Microsoft Releases Last Batch Of Xbox One Backward Compatible Games

Top Reasons To Buy Microsoft Xbox One S All-Digital Edition
Microsoft is making it easier to own a gaming console by releasing the Xbox One S All-Digital Edition. The product retails for $249 and unboxes with three game titles - all for free. (Photo: Photo: Xbox Official Site)

Microsoft has finally released the last batch of video game titles will be supported by the Xbox One Backward Compatible program. The last batch is composed of 32 games from the original Xbox and Xbox 360 consoles.

More than half of the recent batch of video games are Xbox 360 original titles, the rest are from the original Xbox library. What is interesting is the number of "Splinter Cell" titles that were included in the list. Xbox One owners can now relieve the tension and adrenaline of four "Splinter Cell" titles.

This is the complete list games that were recently added to the Xbox One Backward Compatible program:

  •  Armed and Dangerous
  •  Indiana Jones and the Emperor's Tomb
  •  Sphinx and the Cursed Mummy
  •  Splinter Cell
  •  Splinter Cell Pandora Tomorrow
  •  Splinter Cell Chaos Theory
  •  Splinter Cell Double Agent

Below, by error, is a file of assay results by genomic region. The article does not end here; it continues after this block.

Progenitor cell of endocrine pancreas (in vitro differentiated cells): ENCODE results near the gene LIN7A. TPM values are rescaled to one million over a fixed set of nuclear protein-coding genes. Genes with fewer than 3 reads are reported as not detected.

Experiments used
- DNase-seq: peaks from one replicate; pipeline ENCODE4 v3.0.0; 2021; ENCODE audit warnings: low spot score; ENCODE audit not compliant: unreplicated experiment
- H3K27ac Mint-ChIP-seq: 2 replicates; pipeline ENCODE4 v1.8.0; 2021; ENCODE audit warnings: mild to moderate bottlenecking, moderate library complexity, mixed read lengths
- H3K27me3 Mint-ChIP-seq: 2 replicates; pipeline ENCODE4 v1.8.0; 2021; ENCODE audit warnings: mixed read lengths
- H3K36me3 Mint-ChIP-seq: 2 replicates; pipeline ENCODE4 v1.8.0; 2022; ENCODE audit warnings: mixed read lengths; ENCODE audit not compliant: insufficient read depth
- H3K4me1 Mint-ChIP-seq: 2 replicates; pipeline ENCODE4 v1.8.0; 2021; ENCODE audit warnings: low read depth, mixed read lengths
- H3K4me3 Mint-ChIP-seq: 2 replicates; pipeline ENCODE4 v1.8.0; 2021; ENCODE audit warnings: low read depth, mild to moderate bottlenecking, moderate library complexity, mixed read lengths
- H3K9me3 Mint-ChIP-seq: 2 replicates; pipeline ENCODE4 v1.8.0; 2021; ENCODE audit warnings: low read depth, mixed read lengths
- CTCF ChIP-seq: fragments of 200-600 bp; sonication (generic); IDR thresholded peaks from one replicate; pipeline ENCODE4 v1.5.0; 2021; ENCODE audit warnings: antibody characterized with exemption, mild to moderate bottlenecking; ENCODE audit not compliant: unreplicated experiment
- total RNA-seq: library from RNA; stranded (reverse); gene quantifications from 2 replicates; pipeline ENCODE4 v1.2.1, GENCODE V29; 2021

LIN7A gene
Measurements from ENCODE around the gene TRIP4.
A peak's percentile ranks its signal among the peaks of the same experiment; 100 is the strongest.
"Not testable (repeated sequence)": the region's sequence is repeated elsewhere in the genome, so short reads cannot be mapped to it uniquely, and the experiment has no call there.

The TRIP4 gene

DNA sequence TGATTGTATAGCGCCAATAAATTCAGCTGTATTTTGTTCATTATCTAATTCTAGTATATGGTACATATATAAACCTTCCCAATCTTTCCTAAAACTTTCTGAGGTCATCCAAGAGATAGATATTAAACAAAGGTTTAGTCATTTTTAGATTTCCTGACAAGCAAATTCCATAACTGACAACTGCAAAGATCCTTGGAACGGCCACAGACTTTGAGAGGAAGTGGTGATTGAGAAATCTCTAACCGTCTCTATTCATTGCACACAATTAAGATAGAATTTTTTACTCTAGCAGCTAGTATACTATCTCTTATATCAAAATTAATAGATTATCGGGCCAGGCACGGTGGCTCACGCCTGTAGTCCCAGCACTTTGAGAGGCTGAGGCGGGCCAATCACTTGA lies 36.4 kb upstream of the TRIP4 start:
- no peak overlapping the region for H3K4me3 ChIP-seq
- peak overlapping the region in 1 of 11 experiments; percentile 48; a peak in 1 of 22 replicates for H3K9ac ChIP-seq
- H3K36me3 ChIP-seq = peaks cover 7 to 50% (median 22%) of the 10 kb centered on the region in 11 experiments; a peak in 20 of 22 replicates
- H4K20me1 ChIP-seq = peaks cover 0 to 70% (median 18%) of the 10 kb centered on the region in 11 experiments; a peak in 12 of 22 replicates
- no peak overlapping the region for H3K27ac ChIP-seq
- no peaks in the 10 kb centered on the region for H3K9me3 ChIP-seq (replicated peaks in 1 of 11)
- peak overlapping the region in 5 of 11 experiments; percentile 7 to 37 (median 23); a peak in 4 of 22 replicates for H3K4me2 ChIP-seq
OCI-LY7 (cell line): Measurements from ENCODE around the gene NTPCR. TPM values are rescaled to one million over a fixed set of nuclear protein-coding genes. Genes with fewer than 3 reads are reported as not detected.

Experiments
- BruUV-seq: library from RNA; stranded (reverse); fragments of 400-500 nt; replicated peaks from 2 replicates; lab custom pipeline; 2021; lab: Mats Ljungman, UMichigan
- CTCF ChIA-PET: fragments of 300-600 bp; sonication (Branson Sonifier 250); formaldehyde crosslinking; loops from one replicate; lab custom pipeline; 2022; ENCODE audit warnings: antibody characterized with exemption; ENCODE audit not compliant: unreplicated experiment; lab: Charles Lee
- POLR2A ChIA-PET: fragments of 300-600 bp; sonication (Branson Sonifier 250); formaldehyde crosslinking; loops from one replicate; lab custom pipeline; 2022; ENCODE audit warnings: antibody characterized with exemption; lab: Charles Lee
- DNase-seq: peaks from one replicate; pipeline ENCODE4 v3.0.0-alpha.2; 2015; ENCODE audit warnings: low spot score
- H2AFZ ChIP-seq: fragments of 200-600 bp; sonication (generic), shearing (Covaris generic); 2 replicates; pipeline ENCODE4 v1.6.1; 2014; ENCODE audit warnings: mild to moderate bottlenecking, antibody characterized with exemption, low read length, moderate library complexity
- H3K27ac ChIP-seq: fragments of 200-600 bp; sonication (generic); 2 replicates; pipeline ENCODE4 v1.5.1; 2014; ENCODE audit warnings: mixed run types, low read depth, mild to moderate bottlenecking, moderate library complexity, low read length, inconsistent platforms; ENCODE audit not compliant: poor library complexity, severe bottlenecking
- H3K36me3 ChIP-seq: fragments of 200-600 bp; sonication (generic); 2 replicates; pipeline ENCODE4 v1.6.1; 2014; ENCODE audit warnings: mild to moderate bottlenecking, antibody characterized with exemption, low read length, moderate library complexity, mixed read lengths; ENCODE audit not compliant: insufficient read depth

•  Unreal Championship 2
  •  Asura's Wrath
  •  Battlefield 2: Modern Combat
  •  Enchanted Arms
  •  Enslaved: Odyssey to the West
  •  Far Cry Classic
  •  Far Cry Instincts Predator
  •  Infinite Undiscovery
  •  Peter Jackson's King Kong
  •  Prince of Persia: The Forgotten Sands
  •  skate.
  •  Star Ocean: The Last Hope
  •  Super Puzzle Fighter II Turbo HD Remix
  •  Syndicate
  •  Too Human
  •  Unreal Tournament 3

The list includes a number of formidable titles, the most notable of which is "Too Human," which Microsoft is giving totally for free. "Too Human" is one of those titles that took forever to complete, or in the video game community jargon it went through "development hell." The game was originally slated for a 1999 release on the PlayStation platform. Due to budget constraints and development difficulties, the game was shelved and it was not until 2005 when the game's developer, Silicon Knights, partnered up with Microsoft and development was continued. Nearly a decade since it was first announced, the game was finally released in 2008

While this recent release spurs joy to some gamers, especially those who have come to love these titles, it is also a bittersweet moment for Microsoft as the company finally closes its Backward Compatible program. Widely considered as one of the boldest moves in video game releasing history, Microsoft's Backward Compatibility program is hailed as one of the main factors why the console was widely loved by the community. With the last batch of titles already released for the program, Microsoft is now setting its sight towards 2020, as the company prepares to release its next-generation Xbox console codenamed Project Scarlett.

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